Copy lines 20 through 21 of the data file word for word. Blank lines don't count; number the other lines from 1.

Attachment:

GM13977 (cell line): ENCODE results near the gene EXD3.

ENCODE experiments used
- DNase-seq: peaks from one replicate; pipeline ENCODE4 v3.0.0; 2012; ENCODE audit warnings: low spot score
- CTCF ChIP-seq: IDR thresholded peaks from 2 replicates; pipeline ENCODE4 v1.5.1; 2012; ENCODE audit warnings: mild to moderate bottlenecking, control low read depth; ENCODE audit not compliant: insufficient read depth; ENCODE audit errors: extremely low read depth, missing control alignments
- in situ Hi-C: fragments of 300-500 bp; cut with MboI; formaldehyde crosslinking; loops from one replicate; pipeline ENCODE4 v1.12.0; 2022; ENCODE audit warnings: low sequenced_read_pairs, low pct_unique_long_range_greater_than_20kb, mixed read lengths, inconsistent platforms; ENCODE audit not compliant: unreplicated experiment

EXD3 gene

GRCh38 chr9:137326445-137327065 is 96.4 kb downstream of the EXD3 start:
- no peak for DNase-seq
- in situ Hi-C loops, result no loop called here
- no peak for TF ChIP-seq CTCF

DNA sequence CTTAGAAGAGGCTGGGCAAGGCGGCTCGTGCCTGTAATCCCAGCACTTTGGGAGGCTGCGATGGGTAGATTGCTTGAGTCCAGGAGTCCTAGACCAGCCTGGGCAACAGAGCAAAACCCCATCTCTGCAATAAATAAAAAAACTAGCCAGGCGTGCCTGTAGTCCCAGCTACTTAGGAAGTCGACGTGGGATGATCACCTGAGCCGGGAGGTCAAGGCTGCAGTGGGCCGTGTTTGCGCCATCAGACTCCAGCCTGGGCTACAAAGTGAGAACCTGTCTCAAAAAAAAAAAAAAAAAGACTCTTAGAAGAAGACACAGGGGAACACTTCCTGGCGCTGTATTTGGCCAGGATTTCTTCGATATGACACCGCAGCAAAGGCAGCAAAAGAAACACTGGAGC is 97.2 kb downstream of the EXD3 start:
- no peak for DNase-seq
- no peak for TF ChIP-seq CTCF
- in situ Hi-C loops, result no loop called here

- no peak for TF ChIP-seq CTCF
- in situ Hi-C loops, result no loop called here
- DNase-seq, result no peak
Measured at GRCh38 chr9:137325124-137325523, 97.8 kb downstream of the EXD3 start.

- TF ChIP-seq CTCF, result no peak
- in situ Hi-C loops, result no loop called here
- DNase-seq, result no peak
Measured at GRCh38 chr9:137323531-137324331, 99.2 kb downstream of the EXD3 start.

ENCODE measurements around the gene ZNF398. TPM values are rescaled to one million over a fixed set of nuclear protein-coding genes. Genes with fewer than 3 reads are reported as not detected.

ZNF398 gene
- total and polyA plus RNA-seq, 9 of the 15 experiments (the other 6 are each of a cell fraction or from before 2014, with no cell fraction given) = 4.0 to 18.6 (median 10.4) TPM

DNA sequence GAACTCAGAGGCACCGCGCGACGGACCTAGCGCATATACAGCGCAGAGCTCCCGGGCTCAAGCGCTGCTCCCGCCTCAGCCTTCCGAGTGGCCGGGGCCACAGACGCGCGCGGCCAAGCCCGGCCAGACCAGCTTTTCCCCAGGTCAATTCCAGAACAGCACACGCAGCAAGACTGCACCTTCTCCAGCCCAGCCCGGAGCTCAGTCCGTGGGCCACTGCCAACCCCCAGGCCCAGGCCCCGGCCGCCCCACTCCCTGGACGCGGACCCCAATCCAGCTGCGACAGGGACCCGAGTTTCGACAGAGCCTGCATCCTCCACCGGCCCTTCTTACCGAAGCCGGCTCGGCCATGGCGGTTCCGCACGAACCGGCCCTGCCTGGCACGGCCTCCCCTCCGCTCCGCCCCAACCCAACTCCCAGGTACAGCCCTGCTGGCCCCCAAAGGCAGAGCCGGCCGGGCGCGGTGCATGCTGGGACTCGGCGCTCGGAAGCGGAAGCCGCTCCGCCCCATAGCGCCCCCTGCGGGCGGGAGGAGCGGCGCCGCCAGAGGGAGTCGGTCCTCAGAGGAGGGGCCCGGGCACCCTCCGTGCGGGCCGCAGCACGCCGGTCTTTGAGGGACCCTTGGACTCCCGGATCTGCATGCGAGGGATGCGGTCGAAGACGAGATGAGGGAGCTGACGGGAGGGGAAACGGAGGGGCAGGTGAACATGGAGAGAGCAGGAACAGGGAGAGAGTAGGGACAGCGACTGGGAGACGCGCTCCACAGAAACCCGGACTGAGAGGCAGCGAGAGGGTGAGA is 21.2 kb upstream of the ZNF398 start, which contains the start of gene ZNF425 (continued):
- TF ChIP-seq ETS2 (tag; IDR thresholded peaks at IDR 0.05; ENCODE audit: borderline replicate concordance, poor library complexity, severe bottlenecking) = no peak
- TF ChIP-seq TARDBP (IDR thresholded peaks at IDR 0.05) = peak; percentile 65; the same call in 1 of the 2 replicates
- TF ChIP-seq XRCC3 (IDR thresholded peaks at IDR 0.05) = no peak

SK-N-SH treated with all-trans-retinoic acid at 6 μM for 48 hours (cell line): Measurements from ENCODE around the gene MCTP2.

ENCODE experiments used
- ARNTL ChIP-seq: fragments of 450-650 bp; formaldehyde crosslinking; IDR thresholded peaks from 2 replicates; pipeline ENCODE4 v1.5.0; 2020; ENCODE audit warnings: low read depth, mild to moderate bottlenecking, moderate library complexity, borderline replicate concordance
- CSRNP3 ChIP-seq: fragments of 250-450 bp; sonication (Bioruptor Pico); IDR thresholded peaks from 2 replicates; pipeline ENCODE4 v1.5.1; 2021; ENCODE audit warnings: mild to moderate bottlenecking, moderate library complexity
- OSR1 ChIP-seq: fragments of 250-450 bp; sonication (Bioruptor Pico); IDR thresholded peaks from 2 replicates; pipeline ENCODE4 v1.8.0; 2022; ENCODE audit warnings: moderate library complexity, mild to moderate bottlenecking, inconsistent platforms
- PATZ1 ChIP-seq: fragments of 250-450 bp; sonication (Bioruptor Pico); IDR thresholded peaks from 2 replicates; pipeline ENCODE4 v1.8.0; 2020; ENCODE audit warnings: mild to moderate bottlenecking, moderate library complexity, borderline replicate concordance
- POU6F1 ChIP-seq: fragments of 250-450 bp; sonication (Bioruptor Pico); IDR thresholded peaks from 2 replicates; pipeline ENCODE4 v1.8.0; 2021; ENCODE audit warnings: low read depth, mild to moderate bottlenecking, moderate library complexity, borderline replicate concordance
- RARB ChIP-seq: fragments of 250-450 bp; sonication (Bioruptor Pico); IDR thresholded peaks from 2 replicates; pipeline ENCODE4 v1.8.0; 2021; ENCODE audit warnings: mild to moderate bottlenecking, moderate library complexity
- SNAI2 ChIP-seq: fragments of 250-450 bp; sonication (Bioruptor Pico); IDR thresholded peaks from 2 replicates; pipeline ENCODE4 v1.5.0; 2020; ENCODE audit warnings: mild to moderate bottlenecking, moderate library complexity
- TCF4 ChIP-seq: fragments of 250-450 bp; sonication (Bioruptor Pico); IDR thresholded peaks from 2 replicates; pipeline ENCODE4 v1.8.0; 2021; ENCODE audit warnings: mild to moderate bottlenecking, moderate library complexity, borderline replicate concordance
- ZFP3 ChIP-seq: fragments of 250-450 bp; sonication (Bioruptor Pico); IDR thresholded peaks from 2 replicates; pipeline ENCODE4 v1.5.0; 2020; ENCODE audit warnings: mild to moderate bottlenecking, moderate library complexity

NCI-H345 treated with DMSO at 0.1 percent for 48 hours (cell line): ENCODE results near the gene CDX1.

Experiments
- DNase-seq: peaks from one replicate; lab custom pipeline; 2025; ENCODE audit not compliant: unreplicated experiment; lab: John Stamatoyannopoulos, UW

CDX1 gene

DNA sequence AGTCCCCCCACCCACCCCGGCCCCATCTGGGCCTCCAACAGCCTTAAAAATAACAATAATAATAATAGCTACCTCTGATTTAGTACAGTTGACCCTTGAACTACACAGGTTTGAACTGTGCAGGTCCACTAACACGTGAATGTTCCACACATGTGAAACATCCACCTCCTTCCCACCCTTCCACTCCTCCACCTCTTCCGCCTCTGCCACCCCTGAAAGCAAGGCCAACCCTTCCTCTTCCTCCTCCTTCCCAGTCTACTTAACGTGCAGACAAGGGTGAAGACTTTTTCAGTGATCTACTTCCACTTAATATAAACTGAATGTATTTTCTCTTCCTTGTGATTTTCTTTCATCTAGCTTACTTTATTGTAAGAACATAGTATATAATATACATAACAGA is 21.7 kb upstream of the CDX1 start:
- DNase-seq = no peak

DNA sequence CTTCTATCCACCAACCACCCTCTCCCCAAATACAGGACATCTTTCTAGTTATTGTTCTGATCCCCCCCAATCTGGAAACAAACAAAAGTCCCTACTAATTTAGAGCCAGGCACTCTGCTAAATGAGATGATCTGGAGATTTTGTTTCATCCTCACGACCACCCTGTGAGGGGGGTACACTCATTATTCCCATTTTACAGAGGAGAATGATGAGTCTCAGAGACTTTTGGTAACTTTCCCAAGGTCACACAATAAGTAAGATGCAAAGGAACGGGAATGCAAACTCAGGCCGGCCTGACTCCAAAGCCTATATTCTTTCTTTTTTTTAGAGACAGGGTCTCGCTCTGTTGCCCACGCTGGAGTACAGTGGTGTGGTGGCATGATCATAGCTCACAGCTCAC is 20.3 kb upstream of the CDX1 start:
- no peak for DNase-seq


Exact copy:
- in situ Hi-C loops, result no loop called here
- DNase-seq, result no peak